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EA's Reckoning: Racism in The Sims 4

Gamers have been calling out the racism in The Sims 4 for years, and I have often wondered when EA's day of reckoning will finally arrive. Let's break it down:

How is The Sims 4 Racist?

The gaming industry has long failed to adequately represent Black individuals (see my Patreon-exclusive editorial "The Importance of Inclusivity in Gaming"), and Black gamers have been calling it out for years. In her most recent YouTube video titled "The Sims 4 don't care about black people," As Told By Kenya talks about her experience playing The Sims 4 as a Black gamer. She says, "It's not even a sense of saying, 'Oh, we are an afterthought,' because to be an afterthought you have to be thought about." (1:13-1:19). She goes on to mention inconsistencies in the quality and range of skin tones offered for white Sims as opposed to Black Sims. Custom mods are necessary, she claims, to create good-looking Black Sims. She also points out that Black gamers have been calling for more/better skin tones since 2014 and that EA only listened to the demands after Sims players with large platforms called it out. Many Black gamers share Kenya's frustrations, and she is far from the only person to call out the problems with representation in The Sims 4. In the article "How Does The Sims 4 Handle Gender and Racism?", former Forbes contributor Michael Thomsen criticized, "...It's hard to believe sensitivity to real world suffering keeps depictions of racism, or at least racial awareness out of the game's simulations. It feels like the game has a blind spot about race, creatively paralyzed by conceiving of it as anything other than a superficial customization." He's right, and it leads one to wonder if any Black developers were involved in the making of The Sims 4.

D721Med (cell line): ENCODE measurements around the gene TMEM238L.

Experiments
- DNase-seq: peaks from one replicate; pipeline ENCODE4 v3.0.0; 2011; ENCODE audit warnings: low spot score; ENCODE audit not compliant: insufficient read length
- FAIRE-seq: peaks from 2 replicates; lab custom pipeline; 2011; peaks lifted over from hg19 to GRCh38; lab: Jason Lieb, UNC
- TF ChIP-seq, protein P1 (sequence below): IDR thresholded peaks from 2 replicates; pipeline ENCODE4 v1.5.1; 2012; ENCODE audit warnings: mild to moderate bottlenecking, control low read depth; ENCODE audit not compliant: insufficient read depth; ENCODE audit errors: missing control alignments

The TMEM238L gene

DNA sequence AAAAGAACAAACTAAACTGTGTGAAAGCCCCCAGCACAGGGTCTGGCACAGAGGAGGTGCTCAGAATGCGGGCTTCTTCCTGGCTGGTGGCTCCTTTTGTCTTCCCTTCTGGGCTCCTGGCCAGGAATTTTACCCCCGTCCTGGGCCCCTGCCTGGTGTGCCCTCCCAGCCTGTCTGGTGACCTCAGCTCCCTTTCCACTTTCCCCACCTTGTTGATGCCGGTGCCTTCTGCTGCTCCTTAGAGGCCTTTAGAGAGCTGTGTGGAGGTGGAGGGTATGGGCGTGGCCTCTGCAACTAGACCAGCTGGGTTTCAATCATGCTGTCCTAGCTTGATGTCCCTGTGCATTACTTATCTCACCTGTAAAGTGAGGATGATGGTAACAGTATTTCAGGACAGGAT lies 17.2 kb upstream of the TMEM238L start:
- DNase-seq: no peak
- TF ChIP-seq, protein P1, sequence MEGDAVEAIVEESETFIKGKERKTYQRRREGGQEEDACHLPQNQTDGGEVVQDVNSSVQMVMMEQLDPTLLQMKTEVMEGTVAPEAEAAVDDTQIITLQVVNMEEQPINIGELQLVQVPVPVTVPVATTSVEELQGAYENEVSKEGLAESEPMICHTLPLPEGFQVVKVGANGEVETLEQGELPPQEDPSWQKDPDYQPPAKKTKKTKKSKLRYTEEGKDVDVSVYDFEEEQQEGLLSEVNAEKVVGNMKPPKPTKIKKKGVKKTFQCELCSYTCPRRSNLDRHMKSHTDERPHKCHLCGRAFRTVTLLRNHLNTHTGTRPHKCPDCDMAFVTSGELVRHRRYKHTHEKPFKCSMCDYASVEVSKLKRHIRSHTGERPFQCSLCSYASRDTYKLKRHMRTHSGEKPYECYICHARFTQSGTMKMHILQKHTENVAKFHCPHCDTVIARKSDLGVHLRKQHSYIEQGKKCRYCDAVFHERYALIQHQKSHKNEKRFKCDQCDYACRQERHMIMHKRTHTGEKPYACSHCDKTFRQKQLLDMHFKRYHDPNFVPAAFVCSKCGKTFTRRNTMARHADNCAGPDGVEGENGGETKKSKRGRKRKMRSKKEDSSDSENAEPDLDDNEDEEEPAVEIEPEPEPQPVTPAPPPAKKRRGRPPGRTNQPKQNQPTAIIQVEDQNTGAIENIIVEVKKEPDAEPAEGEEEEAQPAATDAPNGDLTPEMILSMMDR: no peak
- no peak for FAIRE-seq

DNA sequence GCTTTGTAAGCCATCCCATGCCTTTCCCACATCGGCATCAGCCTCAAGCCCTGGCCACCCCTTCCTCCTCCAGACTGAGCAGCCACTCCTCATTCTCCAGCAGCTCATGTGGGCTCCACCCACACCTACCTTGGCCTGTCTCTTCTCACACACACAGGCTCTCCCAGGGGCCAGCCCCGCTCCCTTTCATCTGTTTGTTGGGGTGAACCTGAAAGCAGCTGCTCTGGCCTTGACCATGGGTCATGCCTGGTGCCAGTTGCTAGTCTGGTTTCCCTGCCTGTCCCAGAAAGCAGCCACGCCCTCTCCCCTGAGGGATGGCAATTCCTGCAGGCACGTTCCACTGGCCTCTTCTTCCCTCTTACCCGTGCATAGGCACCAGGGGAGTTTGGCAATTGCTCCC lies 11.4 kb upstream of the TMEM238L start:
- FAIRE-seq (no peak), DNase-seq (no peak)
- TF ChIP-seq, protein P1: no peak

Why This Matters

Aside from the obvious reasons that Black gamers matter and deserve to feel included, the failures depicted in The Sims 4 speak to larger issues in the gaming industry regarding inclusion. Kenya and Michael both touch on a point that hits gamers from marginalized groups close to home: failure to be inclusive detracts from overall game quality and limits the number of people who will enjoy their experience with a given game. That's why more game reviewers should use inclusion as a measurement of game quality. As Kenya mentions, the lacking representation in The Sims 4 constitutes blatant racism. Both developers and gamers/streamers who refuse to acknowledge the racism involved in The Sims 4 contribute to gaming culture's tendency to ignore the voices and experiences of Black gamers. Kenya continues, "You can't sit up there and say you care about Black people, but when it's time to make content for your channel you blatantly ignore the fact that Black people don't have skin tones. Or you come up with all types of excuses as to why Black people don't have skin tones." (11:45-12:01). And she's right - non-Black gamers' failure to acknowledge feedback from Black gamers is racist, regardless of how much non-Black gamers may insist they care about Black gamers.

Recently, a petition calling for more skin tones in The Sims 4 received over 86,000 signatures, which prompted Lyndsay Pearson, the Executive Producer of The Sims, to make a statement on Twitter. She acknowledged that there would be fixes to existing Black skin tones and additions in terms of skin tones and hairstyles. However, many individuals, including Kenya, feel as though this acknowledgement happened far too late to feel genuine, given that players have been requesting the additions/changes since the game's release in 2014.

What You Can Do

  1. Advocate for greater inclusion in games. While games are still in development, tell the developers which features you'd like to see in order to make games more inclusive.

  2. Boycott games that do not meet your inclusion standards.

  3. Support Black streamers/content creators.

Thank you for reading! Follow Indie Game Atlas on Instagram, Twitter, and Facebook to get updated on new posts. Share your thoughts on this issue by contacting Indie Game Atlas on social media or by posting in the blog forum.


  1. Indie Game Atlas. "The Importance of Inclusivity in Gaming." Published August 17, 2020.

  2. As Told By Kenya. "The Sims 4 don't care about black people." YouTube, video, published August 16, 2020.

  3. Thomsen, Michael. "How Does The Sims 4 Handle Gender and Racism?". Forbes. Published August 15, 2014.

  4. Shelly SavvySweet. "A Color Wheel and More Skintones for The Sims 4." Petition.

  5. Lyndsay Pearson (@SimGuruLyndsay). Twitter. Posted August 11, 2020.

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